When Miles Davis undertook a Norman Granz organized tour of Europe during March and April of 1960, his famous ‘first great quintet’ was pretty much a done deal. Of that ground-breaking combo only Paul Chambers on bass and a reluctant John Coltrane (now playing soprano as well as tenor sax) remained, accompanied by pianist Wynton Kelly. Coltrane was in reality irritated for having allowed himself to be persuaded into this gig having by this time released a handful of classic albums in his own name. He packed his meagre travelling needs in an airport bag and sulked his way around the continent as he re-imagined the Davis song-book in front of disbelieving audiences. No doubt a large chunk of those punters expected to hear the old standards performed as they exist on those classic Prestige and Columbia LP’s of the mid to late fifties, but John Coltrane had developed his stream way beyond the comfort and cliches of those sides, fantastic as they are. The people gathered at the Tivoli Konsertsal in Copenhagen, Denmark on March 24, 1960 must have been utterly unprepared for the space-flight Trane had planned for them, the trajectory of which can be charted on this amazing document. Astounding performances notwithstanding, it is amazing that this recording even exists as it seems to have been captured via a microphone nestled in the armpit of a determined fan.
The relatively poor audio quality (on this and other recordings from this now legendary tour) can be quickly forgiven soon after Miles eases into “So What?” as if disregarding the manic tempo established by Chambers and drummer Jimmy Cobb by dropping in behind the beat with an assured line and his signature muted tonal purity. He owns this music and the confidence and casualness inherent in his phrasing and tone is his gift to the world. We should all be grateful to the music gods (and George Russell’s ‘The Lydian Chromatic Concept of Tonal Organization’) that he immersed himself in modal theory. Thanks also to the muses for lighting a fire under John Coltrane’s junky soul back when he was carving cathedral architecture with Monk at The Five Spot is also appropriate. Coltrane while on heroin was still awesome, but his pride knew that greater things were to be revealed if he could kill off his smack jones. Miles’ brief preface over, he ushers in the sax player with single note dots and dashes from his muted horn which continue as Coltrane delivers the first bars of his solo. You can hear him thinking his way into a space as he probes a sequence of fourths from a variety of angles; a tightrope walker feeling the first few steps, adjusting himself to the tension and the feel of the situation. This continues throughout each of the tracks on these recordings, and Trane willfully never used a net.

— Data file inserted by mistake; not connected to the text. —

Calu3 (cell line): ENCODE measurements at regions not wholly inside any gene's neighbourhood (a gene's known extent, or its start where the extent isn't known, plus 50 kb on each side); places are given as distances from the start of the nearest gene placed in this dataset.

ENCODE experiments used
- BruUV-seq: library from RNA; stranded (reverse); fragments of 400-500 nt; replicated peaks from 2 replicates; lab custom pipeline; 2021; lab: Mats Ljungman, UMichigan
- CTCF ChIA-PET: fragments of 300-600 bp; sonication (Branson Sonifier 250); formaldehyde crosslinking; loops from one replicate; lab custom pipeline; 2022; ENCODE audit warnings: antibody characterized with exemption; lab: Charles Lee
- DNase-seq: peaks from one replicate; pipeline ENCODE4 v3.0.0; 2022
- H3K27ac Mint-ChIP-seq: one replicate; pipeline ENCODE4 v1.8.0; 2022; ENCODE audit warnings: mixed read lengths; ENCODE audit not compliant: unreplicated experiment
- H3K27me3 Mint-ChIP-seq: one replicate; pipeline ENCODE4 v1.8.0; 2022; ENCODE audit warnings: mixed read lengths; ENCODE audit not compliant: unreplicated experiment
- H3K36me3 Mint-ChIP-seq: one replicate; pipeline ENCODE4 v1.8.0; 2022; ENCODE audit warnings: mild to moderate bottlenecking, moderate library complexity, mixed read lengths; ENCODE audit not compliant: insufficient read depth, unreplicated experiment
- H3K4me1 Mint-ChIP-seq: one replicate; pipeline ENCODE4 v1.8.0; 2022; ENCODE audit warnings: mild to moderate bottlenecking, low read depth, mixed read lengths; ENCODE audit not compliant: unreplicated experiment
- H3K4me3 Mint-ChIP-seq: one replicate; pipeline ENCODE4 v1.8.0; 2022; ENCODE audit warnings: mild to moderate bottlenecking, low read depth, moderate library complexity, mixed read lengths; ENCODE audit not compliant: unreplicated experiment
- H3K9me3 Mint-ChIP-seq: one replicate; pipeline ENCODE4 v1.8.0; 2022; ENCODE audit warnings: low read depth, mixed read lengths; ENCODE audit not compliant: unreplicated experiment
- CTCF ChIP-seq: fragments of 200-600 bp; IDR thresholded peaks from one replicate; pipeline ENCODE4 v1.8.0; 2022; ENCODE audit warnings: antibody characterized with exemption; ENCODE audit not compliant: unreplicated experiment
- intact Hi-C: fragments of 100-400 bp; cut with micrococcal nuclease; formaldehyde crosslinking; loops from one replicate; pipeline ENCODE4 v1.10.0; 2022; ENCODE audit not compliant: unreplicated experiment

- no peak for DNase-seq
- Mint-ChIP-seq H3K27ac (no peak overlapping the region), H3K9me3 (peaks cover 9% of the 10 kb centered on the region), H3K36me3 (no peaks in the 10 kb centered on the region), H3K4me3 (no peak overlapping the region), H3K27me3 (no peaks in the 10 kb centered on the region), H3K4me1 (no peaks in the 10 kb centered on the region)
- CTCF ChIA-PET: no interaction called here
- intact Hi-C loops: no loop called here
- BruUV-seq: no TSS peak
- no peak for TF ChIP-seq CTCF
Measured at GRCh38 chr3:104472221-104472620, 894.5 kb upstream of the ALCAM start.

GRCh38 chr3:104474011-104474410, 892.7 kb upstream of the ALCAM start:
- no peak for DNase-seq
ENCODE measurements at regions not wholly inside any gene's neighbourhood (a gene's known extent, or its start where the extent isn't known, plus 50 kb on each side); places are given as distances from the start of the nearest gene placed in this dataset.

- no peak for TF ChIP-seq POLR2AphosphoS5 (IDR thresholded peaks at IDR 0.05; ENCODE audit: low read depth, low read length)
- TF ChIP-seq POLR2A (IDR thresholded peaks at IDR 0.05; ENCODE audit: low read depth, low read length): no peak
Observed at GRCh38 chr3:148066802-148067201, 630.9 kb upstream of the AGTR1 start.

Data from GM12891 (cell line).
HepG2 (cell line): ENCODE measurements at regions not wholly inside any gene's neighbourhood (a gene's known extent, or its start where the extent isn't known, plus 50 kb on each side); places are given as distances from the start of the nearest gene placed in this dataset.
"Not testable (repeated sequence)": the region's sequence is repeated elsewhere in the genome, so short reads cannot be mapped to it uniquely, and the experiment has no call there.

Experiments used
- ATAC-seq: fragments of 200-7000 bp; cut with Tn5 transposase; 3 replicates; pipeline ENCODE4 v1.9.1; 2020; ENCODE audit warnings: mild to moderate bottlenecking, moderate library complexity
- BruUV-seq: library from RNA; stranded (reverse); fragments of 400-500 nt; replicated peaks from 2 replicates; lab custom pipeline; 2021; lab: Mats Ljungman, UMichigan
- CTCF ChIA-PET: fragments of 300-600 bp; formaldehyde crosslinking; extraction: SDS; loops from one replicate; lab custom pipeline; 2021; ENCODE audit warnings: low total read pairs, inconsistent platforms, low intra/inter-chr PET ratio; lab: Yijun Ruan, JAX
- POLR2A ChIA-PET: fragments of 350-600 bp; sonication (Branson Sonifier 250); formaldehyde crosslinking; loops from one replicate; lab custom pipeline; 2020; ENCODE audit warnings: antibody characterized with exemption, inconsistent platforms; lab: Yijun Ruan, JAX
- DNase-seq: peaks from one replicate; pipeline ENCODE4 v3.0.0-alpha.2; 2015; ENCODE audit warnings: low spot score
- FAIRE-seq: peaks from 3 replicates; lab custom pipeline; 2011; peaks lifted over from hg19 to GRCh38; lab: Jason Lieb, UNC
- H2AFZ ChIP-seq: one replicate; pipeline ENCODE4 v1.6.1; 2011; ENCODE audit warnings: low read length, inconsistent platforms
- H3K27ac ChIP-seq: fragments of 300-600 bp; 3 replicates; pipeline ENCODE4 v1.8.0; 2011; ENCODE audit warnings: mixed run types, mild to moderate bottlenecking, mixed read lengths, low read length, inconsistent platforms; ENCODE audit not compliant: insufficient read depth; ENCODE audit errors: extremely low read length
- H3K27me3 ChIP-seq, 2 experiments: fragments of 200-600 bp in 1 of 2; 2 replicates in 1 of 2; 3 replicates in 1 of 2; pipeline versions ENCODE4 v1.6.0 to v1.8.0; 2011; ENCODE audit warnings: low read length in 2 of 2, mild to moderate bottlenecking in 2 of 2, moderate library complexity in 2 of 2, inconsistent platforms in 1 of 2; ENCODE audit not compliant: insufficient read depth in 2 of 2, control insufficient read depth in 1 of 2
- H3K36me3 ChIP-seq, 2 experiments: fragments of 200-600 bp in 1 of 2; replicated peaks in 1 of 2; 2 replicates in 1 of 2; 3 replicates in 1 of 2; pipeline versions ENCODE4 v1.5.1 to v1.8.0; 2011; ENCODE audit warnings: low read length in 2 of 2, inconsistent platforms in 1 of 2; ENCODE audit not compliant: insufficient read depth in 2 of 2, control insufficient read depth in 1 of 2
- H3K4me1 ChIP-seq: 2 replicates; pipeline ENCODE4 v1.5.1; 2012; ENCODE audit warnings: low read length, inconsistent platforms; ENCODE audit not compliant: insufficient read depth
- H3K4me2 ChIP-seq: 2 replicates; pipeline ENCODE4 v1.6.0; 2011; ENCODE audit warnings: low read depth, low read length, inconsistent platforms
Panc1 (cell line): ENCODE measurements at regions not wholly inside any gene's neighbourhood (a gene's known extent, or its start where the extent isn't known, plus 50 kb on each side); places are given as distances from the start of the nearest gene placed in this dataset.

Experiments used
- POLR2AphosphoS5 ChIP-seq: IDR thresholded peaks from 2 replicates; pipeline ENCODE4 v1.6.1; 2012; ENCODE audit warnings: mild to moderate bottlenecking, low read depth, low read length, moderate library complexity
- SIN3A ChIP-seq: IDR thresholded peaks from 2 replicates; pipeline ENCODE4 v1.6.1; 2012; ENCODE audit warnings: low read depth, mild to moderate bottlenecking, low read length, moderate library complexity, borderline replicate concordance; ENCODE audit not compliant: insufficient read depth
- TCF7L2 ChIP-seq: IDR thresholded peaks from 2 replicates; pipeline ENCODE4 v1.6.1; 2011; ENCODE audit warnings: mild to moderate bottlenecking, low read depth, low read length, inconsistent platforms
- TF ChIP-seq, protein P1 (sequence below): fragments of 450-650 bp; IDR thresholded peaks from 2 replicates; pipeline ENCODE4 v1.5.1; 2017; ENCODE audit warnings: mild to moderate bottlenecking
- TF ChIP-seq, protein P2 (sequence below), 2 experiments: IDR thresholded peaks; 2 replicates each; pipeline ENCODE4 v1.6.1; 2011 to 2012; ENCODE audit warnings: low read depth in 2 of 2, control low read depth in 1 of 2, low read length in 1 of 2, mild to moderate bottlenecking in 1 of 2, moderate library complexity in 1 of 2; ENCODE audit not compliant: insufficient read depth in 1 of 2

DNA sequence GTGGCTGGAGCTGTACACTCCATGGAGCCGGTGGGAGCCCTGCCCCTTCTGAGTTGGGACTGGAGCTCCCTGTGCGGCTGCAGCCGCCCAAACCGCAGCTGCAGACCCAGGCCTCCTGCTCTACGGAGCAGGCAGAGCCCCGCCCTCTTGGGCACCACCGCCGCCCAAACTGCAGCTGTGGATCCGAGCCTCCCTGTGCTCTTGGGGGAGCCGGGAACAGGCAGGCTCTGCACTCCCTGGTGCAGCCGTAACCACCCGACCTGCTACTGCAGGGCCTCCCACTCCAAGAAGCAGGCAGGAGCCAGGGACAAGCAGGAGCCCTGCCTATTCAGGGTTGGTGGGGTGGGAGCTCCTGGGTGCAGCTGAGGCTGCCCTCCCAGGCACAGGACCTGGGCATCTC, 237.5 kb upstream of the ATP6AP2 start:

Miles Davis indulged Coltrane here allowing him to soar interminably, possibly as a return favor for agreeing to join this tour with him, or simply because John Coltrane had so many new ideas and found it hard to resolve his soloing. Throughout the album the whole kitchen sink is explored, every bit of technique is utilized; harmonics, sheets of sound, straight sixteens, swinging sixteens, modal, atonal, et al. His phenomenal abilities, technical and expressive, are never less than compelling, even though it appears that he regarded the entire enterprise a waste of his time. Especially so, as jazz is best served with attitude. At times you can hear Coltrane giving the audience and Miles Davis the razor eye as if he knew he was on the path to create monster albums like “Ascension” and co-pioneer the avant garde movement alondside artists such as Pharoah Sanders and Albert Ayler. Miles was on his way to make further history in his own image also with his famous Second Great Quintet featuring Wayne Shorter, Herbie Hancock, Ron Carter and Tony Williams, but unlike Coltrane he wasn’t driven by the notion of becoming a saint. The saxophone master, like Jimi Hendrix after him, was a humble and softly spoken man who would practise relentlessly, his uncontained ‘out-there’ playing and total mastery of his instrument may have been a way for him to control and ultimately overcome his inner demons. Coltrane would inspire rock guitar-gods of the 60’s with his screaming upper-register, dense clusters of circular and cascading notes and a form of musical risk-taking that was previously unheard of, particularly when playing the soprano sax, an instrument he was introduced to by Miles Davis on this 1960 tour. It was his audacity, his willingness to explore, the fearlessness displayed on this album and others that came after that outline the conviction of his vision completely. He was driven to marry jazz virtuosity with spirituality, to raise the intensity of experience to new stratopheres. In the words of the man himself:-
“There is never any end. There are always new sounds to imagine; new feelings to get at. And always, there is the need to keep purifying these feelings and sounds so that we can really see what we’ve discovered in its pure state. So that we can see more and more clearly what we are. In that way, we can give to those who listen the essence, the best of what we are. But to do that at each stage, we have to keep on cleaning the mirror.”
It is not accurate to suggest this was a transitonal period for John Coltrane, as it was for Miles, as his entire career was defined by constant development. His style never rested and it could be said that he rarely sounded the same from one album to the next, however I contend that his performance on this recording is a foretaste of the unhinged, incendiary quality of his later albums.